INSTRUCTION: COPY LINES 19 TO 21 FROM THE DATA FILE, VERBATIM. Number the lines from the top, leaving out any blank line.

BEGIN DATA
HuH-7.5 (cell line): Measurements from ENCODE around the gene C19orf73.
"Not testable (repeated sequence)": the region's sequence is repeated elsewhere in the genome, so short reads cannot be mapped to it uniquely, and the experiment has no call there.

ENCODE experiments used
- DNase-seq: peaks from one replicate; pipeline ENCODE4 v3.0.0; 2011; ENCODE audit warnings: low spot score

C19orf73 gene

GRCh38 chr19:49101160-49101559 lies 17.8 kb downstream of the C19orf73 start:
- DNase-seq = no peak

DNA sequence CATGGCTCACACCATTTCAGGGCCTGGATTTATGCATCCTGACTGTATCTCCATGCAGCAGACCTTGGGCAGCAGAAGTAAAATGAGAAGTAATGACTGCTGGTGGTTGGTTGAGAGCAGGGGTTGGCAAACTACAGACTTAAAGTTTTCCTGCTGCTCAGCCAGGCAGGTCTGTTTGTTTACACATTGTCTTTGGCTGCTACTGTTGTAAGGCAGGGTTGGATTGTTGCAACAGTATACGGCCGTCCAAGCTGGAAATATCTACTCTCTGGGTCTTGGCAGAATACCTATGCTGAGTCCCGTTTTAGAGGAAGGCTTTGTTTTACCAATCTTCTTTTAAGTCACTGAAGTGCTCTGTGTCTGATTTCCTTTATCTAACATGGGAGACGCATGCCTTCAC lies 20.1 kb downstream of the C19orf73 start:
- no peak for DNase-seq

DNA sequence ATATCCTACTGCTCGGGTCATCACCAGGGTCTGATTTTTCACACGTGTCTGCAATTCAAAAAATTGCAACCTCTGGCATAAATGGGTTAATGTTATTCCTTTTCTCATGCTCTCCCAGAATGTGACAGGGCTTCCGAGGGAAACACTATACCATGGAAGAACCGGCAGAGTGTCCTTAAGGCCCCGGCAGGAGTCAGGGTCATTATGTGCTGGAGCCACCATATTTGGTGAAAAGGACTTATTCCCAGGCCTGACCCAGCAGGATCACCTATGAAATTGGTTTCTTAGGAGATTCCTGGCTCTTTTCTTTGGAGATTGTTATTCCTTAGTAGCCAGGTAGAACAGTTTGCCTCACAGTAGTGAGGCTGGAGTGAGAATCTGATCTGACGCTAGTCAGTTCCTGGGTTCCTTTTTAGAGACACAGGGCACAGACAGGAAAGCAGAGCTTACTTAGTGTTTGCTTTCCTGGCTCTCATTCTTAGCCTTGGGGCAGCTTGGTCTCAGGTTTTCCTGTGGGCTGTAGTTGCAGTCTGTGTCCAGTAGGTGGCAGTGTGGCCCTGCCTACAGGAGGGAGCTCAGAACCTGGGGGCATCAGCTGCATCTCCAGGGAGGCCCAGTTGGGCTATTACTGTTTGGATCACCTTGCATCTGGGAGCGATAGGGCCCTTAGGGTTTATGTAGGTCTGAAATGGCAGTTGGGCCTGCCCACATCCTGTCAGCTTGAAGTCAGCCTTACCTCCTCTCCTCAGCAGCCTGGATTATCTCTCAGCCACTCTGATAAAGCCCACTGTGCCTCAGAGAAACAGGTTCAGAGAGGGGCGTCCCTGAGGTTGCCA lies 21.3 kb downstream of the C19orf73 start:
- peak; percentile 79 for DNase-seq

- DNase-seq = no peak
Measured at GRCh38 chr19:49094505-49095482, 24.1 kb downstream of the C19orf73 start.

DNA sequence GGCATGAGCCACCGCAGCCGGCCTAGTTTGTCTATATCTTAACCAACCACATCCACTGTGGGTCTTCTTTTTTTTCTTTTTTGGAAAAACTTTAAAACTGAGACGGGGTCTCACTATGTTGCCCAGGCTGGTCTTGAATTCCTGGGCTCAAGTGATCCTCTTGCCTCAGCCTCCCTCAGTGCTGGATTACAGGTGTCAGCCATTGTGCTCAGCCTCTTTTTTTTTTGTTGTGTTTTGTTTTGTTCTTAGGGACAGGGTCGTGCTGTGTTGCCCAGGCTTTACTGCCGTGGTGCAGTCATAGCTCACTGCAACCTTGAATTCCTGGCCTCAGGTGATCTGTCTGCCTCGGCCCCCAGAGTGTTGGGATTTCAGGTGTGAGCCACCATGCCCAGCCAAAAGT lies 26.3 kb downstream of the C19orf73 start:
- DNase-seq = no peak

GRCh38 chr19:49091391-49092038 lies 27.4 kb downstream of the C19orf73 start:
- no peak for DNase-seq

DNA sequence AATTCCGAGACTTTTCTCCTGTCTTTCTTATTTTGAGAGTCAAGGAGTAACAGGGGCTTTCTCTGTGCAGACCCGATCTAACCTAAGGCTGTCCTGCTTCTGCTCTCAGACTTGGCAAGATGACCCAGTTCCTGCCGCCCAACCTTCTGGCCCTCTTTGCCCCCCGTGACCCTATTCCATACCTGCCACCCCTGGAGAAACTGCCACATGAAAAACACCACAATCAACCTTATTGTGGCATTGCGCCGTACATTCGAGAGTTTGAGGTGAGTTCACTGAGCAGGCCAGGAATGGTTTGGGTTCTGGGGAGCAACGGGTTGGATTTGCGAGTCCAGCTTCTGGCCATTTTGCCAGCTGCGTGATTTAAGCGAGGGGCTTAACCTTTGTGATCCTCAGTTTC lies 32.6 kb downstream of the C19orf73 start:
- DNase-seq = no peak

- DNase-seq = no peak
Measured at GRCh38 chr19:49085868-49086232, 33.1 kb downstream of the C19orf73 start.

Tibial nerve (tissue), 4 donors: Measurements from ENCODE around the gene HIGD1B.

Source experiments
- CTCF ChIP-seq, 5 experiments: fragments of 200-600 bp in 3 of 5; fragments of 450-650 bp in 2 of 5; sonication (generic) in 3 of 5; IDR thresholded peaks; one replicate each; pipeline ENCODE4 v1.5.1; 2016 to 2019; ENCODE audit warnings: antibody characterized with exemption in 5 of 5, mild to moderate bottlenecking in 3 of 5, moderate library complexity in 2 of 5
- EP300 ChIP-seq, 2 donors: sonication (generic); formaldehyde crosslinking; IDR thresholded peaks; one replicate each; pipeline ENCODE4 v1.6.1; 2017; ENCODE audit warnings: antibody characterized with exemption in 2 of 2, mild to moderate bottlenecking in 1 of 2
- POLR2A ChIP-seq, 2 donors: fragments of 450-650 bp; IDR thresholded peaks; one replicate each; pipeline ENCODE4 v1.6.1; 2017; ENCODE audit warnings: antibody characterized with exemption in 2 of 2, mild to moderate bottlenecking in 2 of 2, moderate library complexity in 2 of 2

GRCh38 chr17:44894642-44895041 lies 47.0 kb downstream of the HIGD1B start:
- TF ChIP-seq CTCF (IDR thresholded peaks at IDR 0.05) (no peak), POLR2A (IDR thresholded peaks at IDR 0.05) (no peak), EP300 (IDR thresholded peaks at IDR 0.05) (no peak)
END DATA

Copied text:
- DNase-seq = no peak

- DNase-seq = no peak
Measured at GRCh38 chr19:49085868-49086232, 33.1 kb downstream of the C19orf73 start.